As promised, we spent the day of the Tour de Fat staffing the "Compost Offices" for New Belgium. It was a fun day, and a chance to learn a lot about how waste reduction works on the ground, and a bit about the company (check out their sustainability page - it's impressively comprehensive).
- An event like this can be run with minimal environmental impact: for example we managed a 95% waste diversion rate. I lost track of the exact amounts, but most of that was compost, with a small proportion of recycling, and only the remnant 5% going to landfill.
- Doing this takes a lot more work on the day than just dumping everything, and a lot of planning; one thing I was impressed with, for example, was that the food vendors had been pre-vetted for their ability to provide all compostable packaging.
- Staffing the waste stations makes a huge difference—we found a lot of inappropriately sorted garbage on the morning, from having left the bins out in the park overnight, but everyone is co-operative when pointed to the right bin.
- It didn't matter that the beer cups said COMPOST in big black letters on one side, or that there were signs up listing what went into which bin - people are creatures of habit enough that most automatically took those towards the recycling bin.
- But there are visual cues we can give people which help; a sort of Design With Intent for waste sorting. Here are two examples:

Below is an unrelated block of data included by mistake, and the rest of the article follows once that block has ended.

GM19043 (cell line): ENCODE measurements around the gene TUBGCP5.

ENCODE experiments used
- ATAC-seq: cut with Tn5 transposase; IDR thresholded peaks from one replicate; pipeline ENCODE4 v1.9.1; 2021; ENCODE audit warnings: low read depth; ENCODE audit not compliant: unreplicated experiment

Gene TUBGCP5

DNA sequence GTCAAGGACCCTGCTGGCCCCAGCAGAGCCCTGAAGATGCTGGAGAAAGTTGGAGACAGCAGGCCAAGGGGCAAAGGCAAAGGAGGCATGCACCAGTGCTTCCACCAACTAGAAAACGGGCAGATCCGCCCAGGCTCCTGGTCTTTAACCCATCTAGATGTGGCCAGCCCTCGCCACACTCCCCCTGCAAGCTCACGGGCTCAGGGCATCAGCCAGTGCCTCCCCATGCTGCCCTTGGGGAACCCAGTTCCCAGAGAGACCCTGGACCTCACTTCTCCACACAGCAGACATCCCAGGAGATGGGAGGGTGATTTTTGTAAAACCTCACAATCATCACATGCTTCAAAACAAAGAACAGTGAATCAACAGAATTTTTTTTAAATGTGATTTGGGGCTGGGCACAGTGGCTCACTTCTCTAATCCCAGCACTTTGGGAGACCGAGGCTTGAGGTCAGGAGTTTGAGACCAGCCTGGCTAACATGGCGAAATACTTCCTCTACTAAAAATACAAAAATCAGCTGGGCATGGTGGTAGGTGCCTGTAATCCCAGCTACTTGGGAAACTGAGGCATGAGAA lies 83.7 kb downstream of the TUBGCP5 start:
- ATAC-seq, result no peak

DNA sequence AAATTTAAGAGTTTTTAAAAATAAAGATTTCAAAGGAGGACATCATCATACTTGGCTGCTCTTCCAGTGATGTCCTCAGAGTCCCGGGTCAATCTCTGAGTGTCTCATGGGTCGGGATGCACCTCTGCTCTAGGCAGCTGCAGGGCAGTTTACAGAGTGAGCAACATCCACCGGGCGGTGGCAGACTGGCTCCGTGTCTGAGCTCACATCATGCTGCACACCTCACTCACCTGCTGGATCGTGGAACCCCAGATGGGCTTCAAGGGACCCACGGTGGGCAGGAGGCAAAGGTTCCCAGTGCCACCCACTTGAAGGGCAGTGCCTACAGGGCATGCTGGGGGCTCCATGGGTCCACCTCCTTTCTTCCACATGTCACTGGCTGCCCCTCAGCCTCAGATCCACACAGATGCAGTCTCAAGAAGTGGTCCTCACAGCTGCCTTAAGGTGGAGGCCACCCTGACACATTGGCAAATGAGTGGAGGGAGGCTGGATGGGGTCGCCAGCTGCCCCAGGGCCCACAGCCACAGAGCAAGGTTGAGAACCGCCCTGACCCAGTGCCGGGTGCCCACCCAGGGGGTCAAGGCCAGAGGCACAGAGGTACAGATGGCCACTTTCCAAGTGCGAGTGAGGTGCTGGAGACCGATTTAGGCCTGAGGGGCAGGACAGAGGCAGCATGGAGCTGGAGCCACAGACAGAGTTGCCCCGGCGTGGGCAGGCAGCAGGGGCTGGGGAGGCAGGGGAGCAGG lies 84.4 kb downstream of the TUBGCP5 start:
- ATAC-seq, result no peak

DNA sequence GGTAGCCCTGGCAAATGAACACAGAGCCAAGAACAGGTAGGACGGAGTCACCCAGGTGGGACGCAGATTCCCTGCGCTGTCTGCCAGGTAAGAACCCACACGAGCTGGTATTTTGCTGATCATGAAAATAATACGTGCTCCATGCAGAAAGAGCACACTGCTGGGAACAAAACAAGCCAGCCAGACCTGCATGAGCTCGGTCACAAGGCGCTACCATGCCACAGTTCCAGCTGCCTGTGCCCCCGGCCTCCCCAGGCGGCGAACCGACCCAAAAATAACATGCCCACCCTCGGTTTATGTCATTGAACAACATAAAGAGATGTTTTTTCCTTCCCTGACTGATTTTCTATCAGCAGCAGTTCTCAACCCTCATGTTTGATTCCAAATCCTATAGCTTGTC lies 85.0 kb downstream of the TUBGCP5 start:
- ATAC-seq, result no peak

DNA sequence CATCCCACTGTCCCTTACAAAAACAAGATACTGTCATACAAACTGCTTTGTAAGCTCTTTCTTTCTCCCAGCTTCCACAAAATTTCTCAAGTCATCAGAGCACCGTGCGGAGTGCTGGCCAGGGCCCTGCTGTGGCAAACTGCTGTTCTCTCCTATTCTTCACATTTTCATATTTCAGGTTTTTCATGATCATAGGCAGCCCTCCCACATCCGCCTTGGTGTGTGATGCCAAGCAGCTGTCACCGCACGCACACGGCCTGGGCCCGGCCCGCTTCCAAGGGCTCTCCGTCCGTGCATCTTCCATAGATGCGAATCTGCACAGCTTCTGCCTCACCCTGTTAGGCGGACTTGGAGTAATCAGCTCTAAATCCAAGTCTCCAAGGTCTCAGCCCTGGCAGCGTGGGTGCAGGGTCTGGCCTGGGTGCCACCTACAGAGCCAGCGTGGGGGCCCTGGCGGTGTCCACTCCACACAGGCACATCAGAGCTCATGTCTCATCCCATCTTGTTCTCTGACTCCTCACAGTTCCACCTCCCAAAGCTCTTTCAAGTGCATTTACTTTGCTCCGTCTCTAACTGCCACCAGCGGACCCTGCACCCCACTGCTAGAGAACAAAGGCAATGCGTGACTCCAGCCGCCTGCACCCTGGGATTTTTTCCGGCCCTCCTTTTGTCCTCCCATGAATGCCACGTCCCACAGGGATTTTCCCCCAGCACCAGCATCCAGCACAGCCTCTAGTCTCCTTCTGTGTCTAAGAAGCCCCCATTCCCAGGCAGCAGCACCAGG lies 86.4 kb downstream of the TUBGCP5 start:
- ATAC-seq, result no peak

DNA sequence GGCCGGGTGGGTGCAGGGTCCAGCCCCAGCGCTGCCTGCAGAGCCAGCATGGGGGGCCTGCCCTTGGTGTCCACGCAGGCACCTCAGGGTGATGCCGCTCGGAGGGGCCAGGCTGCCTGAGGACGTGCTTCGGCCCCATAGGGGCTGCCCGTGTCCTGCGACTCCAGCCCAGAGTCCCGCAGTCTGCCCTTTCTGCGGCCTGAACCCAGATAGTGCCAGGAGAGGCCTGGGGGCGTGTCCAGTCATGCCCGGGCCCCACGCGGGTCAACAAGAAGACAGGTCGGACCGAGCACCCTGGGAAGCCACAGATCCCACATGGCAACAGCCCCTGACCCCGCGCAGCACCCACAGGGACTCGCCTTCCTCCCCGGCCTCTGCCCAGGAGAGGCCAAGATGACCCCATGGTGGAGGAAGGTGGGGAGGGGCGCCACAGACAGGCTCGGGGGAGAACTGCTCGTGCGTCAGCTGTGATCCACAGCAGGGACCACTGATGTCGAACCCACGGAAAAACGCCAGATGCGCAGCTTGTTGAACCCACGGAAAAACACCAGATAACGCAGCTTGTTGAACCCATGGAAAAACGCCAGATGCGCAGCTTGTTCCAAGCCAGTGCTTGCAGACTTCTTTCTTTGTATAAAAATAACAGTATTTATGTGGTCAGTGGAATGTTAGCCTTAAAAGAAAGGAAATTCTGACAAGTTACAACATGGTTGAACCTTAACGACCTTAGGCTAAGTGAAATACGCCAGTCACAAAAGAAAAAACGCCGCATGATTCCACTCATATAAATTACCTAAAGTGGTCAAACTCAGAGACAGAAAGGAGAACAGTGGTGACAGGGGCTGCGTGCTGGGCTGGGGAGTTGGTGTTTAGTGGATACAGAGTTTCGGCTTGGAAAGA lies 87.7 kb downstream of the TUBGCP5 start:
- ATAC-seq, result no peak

- If you look at the picture below, the tiny office trashcan is for landfill waste, while the other two were recycling and compost - that made everyone who wanted to landfill stop and think. It was an accident originally—I hadn't realised we'd be handling landfill waste too, until it was too late to get official-looking bins for it so I improvised and raided our office—but it worked so well that I'll definitely repeat this next year and get intermediate-sized bins for recycling.
- After this picture was taken, one of our volunteers (Tysan) hit on the idea of closing the lid on the recycling bins, to make people pause before dropping compostable cups in.
- And finally, one that I was taught repeatedly as a computer science student: document everything. Sustainable Seattle has done this job at the Tour de Fat before, but the people who did it in previous years have moved on and I had to rediscover a lot of things. I'm writing it all down, so even if it's not me next year they can do a better job of co-ordinating and spend half as much time on it.
A huge thank you goes out to:
- Everyone who volunteered on the day, especially the couple of people who stayed for much longer than you had signed up for.
- New Belgium Brewing for taking the sustainability of the event so seriously, and Brian Bogan there for being patient when I had to ask all these things he expected me to already know from last year.
- Cedar Grove Composting for collecting the material and turning it into lovely compost that will be used in Seattle parks, among other places.